The end result is a beautifully shaped berm like this one on Fox Trot

Moving on to our next steps, we’ve cleaned up the trail, we’ve addressed any major drainage issues, we’ve reshaped berms, and now we’ll work on resurfacing sections of the trail that eroded in the off-season. This process involves bringing in a special mix of the “frosting” dirt and transporting it all over the bike park. Think of our trail crew as highway department workers, moving around and patching the potholes. This year we’ll be able to resurface sections of trails much more efficiently thanks in part to our new MukTruk powered wheelbarrow. Below you’ll find some photos of the crew resurfacing.

With all the prep work done, it’s time to speed up the repacking process before tires even hit the dirt. With the use of a plate compactor, we’re able to pack the trails to create a smooth riding surface that will stay intact with the amount of usage that we see throughout the summer. Compacting a trail will also allow water to flow along the surface without sinking into “the cake” which would result in soft/muddy spots. This same level of compaction can happen with a lot of riders as well, but using the compactor will give us an even better starting point when we open for the season.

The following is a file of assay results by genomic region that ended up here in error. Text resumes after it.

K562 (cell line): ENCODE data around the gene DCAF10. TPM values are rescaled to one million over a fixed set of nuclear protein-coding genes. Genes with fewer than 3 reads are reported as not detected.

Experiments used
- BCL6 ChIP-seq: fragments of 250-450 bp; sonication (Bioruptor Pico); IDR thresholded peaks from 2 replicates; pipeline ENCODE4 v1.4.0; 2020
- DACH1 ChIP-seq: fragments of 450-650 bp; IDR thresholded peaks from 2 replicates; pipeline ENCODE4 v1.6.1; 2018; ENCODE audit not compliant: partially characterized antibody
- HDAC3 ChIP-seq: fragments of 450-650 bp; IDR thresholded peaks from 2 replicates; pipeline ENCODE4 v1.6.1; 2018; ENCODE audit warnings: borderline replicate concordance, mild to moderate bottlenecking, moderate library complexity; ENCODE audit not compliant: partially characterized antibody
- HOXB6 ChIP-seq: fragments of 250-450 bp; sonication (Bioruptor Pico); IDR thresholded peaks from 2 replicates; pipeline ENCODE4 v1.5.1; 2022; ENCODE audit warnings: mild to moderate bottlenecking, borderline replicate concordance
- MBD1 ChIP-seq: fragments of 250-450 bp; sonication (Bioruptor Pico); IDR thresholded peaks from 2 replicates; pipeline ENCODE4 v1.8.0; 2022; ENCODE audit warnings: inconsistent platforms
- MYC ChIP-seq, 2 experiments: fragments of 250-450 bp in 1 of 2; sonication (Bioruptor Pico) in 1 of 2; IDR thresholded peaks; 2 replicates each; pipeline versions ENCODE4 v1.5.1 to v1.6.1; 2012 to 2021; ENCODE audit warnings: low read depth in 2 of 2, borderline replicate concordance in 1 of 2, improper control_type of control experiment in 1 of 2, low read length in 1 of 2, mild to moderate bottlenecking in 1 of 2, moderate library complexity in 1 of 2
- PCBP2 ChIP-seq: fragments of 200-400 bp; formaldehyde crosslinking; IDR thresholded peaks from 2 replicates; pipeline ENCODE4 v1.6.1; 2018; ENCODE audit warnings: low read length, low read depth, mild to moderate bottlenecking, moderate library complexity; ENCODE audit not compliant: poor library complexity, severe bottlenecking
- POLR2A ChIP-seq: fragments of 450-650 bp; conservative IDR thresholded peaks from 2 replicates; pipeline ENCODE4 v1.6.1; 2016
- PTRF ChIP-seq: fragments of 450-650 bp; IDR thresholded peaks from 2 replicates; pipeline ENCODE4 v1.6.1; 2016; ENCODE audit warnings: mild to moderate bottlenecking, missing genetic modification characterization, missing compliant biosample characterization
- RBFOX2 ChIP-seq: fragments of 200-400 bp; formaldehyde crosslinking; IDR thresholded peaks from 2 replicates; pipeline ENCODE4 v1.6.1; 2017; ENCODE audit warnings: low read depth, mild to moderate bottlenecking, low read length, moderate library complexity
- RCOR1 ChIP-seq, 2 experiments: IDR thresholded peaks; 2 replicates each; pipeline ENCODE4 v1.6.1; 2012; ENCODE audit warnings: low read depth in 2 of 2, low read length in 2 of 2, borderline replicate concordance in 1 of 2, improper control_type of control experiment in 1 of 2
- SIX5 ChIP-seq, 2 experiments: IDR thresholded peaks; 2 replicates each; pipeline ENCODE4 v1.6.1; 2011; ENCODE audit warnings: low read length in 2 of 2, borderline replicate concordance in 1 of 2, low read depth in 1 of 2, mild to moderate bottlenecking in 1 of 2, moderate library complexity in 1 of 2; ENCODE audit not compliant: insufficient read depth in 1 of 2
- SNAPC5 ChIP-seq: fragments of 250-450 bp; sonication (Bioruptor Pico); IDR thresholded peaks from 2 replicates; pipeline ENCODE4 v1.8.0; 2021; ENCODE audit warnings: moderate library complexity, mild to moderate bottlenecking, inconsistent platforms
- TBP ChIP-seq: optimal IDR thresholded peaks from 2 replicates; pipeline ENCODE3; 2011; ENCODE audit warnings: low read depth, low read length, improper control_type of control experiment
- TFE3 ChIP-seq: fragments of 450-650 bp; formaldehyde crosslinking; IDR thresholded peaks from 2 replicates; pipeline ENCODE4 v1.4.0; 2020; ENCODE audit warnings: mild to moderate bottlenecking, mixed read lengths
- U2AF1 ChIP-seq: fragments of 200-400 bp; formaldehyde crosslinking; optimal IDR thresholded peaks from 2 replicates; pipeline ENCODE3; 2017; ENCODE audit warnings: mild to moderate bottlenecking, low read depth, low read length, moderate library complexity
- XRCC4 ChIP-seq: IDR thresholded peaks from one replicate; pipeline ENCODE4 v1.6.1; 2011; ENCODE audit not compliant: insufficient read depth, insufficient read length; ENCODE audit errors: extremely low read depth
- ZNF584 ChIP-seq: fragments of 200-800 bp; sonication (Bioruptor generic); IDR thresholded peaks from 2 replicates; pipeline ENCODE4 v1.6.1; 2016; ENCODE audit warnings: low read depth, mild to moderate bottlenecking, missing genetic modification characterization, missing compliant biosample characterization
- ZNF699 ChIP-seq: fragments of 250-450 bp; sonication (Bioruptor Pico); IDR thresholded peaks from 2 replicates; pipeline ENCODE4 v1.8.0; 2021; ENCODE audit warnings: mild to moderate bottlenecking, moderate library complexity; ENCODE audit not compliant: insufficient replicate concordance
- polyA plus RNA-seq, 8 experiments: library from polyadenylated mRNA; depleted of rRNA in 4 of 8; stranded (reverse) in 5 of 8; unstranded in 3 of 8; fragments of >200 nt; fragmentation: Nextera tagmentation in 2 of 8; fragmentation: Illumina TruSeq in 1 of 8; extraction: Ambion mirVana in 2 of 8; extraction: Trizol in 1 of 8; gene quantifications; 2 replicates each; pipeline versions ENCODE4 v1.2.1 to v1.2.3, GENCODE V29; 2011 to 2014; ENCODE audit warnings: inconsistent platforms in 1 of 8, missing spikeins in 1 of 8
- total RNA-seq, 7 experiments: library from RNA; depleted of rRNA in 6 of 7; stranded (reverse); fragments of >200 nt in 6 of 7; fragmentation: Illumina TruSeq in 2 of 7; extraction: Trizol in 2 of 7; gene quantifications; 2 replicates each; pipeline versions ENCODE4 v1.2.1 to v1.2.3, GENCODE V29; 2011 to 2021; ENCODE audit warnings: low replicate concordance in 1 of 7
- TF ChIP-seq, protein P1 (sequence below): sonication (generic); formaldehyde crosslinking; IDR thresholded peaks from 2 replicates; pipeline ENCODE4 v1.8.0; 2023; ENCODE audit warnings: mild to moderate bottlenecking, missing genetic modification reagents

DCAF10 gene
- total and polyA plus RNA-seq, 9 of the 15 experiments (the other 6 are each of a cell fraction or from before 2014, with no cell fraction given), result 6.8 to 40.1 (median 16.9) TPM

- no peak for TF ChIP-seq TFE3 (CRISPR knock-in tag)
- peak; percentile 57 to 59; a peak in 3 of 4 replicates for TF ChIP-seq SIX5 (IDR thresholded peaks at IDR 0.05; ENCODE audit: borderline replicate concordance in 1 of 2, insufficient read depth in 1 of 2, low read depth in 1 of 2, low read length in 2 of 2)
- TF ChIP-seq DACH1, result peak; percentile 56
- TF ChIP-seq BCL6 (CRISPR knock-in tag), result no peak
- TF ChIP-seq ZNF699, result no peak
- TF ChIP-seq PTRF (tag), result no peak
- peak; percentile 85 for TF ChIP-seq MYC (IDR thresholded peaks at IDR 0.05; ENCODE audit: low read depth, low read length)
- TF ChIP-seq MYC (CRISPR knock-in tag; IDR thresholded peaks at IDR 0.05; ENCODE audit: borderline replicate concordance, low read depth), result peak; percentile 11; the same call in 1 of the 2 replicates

The final results are amazing trails ready to welcome you all to another great season. Take a look at some finished trail photos below and get excited to come ride with us!

As you can see, it takes a lot of work to get our trails ready for mountain bike season. This truly is a labor of love for our trail crew and they’re so excited for you to come and ride and see all of the work they’ve done!

If you see our trail crew out on the mountain be sure to stop and say thanks! On behalf of the trail crew (pictured L to R: Keegan, Noel, Jeff, Riley), we can’t wait to welcome you back to another great season at Stratton Bike Park! We look forward to riding with you all soon!

Speaking of riding with us, have you checked out our first blog post of the season? What’s New at Stratton Bike Park?

And for even more Stratton Bike Park content, be sure to follow us on Instagram!